One of the great dangers of the parable of the Pharisee and the tax collector in Luke 18 is the likelihood that some will read it and think, “Aha! I know who those Pharisees are! I know those self-righteous folk! I’m so glad I’m not like them! I confess regularly, I suffer their offensive glances, their condemning words! Thank you God that I am not like them! I am one of those who will be exalted when the time comes!”
This isn’t a story about who gets “justified” in the end and who misses out. This isn’t about future rewards. It’s about knowing the joy of being in full relationship with the Father, and receiving fully His love and restoration. This is about knowing the joy of the Father in the present, not some distant future. Knowing what it is that God really wants for us, this is about how impoverished you and I are right now.
Jesus tells this parable to those who “trusted in themselves” and “regarded others with contempt.” Yes, these are folks you and I are likely to label “self-righteous,” but in doing that you and I fall into the very same trap! We regard the “self-righteous” with contempt, and so cut ourselves off from the blessing God desires to give us! No one can regard another with contempt except he or she think that it is by her/his own effort (trusting in themselves) that they are due the Father’s favor. Those who truly know His favor know better, and they have nothing but compassion for the other who has not yet learned this.
Jesus does not tell this parable to put those who trust in themselves under judgment, but because he desires that they recognize their poverty, and come to the Father for something better.
As I look at the Church today, I see so very few tax collectors, people who know their own blessedness, who rejoice in their “justification,” who know the joy that Paul knew when he said that he wanted to know only Jesus Christ, and Him crucified. That is to say, he wanted to know only the righteousness (another translation of the word sometimes translated justification) he gained through Jesus and His crucifixion.
Another way to say this is that, looking at the Church, I see so few who truly know their wretchedness, the “filthiness” of the “rags” of righteousness they wear (Isaiah 64:6) and in knowing this, become available to the righteousness that is theirs in Jesus. I can tell this because of the frustration and judgment so many of us (myself included) feel toward others in the church. We may know our own brokenness, but the others are worse! We may have sinned, but the self-righteous, they have to go home unjustified! One day, we might be exalted, those folks, they’ll be humbled! HA!
There is a prophet and missionary who works in Mozambique named Heidi Baker. One of her lessons to me has been a simple two word admonition, “GO LOWER!” If you are faced with condemnation, go lower. If you are faced with resistance, go lower. If you are threatened, go lower! If you seek blessing, go lower! To this lesson, I think she’d add, “If you seek to be justified, go lower!”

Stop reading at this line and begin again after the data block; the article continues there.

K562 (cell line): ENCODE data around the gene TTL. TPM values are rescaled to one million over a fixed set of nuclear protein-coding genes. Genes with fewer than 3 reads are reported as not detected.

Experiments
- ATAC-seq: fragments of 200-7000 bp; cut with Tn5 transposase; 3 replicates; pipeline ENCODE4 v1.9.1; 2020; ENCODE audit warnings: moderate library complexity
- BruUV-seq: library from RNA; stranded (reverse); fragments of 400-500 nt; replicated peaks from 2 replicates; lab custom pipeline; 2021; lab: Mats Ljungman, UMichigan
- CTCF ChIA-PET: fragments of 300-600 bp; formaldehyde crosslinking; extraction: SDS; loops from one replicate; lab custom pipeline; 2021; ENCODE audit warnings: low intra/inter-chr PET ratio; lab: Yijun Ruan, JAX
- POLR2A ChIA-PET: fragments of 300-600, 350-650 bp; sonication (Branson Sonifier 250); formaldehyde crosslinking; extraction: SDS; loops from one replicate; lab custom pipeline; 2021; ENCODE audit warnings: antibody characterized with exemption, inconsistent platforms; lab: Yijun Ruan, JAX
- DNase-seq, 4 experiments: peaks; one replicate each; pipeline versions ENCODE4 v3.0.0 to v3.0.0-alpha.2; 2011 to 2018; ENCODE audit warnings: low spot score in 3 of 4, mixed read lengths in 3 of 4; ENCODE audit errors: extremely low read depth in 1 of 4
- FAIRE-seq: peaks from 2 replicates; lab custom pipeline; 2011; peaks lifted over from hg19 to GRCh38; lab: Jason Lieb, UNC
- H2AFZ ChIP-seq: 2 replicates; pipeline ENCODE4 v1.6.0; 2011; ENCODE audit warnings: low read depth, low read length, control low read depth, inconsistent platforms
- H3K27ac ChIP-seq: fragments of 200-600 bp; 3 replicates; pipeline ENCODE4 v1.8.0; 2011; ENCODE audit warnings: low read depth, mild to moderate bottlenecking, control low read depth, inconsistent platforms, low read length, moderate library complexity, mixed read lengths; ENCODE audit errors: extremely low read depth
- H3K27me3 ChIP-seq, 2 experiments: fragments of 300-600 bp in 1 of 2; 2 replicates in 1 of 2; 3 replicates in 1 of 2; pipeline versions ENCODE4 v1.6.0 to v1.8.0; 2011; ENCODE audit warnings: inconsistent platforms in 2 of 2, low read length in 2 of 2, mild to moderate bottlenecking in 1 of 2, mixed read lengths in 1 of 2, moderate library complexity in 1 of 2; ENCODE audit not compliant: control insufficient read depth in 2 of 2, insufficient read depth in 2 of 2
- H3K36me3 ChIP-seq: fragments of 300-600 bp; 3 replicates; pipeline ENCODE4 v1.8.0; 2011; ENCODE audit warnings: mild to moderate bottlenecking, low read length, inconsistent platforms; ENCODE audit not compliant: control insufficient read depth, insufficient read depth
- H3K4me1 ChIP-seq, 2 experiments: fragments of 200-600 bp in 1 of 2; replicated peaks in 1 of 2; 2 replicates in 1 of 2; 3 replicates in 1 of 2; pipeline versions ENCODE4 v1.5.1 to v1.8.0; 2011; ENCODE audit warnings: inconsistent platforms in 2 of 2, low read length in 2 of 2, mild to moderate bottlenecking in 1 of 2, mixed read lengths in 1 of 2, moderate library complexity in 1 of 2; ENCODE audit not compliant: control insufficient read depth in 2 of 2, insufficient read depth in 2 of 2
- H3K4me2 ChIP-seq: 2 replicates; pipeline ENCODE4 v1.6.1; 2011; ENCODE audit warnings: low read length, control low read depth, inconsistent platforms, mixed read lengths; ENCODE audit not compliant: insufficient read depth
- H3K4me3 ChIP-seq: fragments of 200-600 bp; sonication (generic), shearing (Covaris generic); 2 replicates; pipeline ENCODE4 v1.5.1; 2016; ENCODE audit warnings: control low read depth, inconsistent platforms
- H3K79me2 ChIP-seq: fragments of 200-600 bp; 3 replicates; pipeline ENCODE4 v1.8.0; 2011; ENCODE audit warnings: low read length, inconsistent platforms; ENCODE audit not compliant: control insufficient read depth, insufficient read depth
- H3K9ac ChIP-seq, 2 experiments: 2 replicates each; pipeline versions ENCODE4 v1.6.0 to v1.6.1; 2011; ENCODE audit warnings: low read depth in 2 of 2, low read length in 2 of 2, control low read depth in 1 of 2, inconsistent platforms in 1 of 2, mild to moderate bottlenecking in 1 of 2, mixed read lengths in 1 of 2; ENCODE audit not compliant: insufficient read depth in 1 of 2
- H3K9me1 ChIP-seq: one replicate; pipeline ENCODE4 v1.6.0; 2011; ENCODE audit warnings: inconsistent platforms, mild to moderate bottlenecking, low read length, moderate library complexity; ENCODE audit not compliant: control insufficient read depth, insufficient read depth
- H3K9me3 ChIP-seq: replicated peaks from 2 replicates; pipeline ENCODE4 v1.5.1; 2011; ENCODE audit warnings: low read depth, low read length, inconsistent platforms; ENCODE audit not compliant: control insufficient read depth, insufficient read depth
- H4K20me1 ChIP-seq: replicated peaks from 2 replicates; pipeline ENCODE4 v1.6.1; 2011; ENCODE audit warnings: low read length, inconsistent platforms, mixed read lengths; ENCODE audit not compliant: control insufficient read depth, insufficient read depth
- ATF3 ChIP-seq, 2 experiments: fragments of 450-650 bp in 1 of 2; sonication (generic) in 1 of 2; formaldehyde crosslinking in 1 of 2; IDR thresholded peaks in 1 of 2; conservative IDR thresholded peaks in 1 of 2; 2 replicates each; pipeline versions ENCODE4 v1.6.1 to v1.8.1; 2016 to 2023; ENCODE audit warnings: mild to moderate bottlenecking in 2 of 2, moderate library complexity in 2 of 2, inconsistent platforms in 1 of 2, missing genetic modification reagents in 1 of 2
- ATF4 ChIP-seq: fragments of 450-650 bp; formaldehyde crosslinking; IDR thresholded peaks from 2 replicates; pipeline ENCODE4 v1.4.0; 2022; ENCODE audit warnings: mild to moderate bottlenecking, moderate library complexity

Heidi isn’t the least bit concerned with some future vindication/justification. She wants blessing now, for herself, for her ministry, for her friends, for her pastors, for her children (she has taken in thousands of African orphans). And she gets it. When she needs provision, when there seems no way to feed folks, she doesn’t presume on her own works (which are prodigious) but she makes claims on the Lord’s mercy. She admits her own inabilities, her own failings, and claims blessing based only on the love of God. She lives “in the dirt” (using her own phrase) and she’s the most joyful Christian you will ever meet. And the most victorious. She beats back the enemy time and time again, she sees the Lord’s victories over disease and even death, she sees countless conversions to Jesus from Islam, and she’s just the happiest, silliest “snockered” Christian you’d ever want to know.
Brothers and sisters, this joy isn’t just something you and I were meant to know in heaven. We can know the safety and security that the lowest know just by “going lower” ourselves. And God will meet us in those low places, and bless us, and then He’ll invite us to go lower, to give up more of our self-regard so that we might know even more of the power of His love.
And instead of judging our “self-righteous” friends, we’ll go running after them like joyful kids, saying, “Come with us! Come lower!”
Jeff Krantz is an Episcopal priest, and has been the rector of the Church of the Advent in Westbury, New York for 12 years. A lifelong Episcopalian, Jeff experienced a crisis of faith after his ordination that led him into a life-giving way of being in relationship to his “Father” that he now wants to share. His early email ministry, “Hearing His Voice,” grew into a soon-to-be released book by the same title. He leads retreats for men’s groups, parishes, and parish leadership groups. Jeff can be contacted by email at firstname.lastname@example.org.